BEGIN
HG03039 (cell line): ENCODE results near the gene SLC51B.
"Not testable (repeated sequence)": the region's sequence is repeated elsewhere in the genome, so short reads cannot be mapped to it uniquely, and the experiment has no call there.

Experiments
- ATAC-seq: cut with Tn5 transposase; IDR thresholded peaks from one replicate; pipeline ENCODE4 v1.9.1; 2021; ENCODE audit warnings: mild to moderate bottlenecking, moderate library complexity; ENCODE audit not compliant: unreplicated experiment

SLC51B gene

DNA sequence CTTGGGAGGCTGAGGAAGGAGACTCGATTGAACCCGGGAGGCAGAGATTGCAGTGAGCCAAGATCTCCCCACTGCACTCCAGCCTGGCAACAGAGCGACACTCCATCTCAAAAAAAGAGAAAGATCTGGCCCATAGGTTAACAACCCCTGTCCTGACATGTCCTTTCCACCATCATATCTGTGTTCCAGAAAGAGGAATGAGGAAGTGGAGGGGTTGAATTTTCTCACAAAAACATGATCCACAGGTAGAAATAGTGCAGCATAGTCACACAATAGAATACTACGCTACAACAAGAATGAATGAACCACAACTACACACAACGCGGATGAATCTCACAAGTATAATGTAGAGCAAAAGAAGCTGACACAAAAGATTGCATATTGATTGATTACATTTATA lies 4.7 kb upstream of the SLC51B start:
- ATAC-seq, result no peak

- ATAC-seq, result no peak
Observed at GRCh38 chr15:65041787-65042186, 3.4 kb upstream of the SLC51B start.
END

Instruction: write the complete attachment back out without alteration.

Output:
HG03039 (cell line): ENCODE results near the gene SLC51B.
"Not testable (repeated sequence)": the region's sequence is repeated elsewhere in the genome, so short reads cannot be mapped to it uniquely, and the experiment has no call there.

Experiments
- ATAC-seq: cut with Tn5 transposase; IDR thresholded peaks from one replicate; pipeline ENCODE4 v1.9.1; 2021; ENCODE audit warnings: mild to moderate bottlenecking, moderate library complexity; ENCODE audit not compliant: unreplicated experiment

SLC51B gene

DNA sequence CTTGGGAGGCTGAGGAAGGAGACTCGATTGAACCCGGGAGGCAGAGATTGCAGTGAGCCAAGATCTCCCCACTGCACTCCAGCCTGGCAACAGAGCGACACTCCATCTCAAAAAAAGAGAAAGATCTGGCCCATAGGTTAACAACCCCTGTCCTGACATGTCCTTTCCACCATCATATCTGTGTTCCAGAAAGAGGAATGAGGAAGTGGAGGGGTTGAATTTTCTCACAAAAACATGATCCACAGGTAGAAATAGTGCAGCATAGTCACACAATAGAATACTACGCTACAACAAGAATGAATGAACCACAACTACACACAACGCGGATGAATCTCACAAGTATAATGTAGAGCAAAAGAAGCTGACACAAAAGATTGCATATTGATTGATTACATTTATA lies 4.7 kb upstream of the SLC51B start:
- ATAC-seq, result no peak

- ATAC-seq, result no peak
Observed at GRCh38 chr15:65041787-65042186, 3.4 kb upstream of the SLC51B start.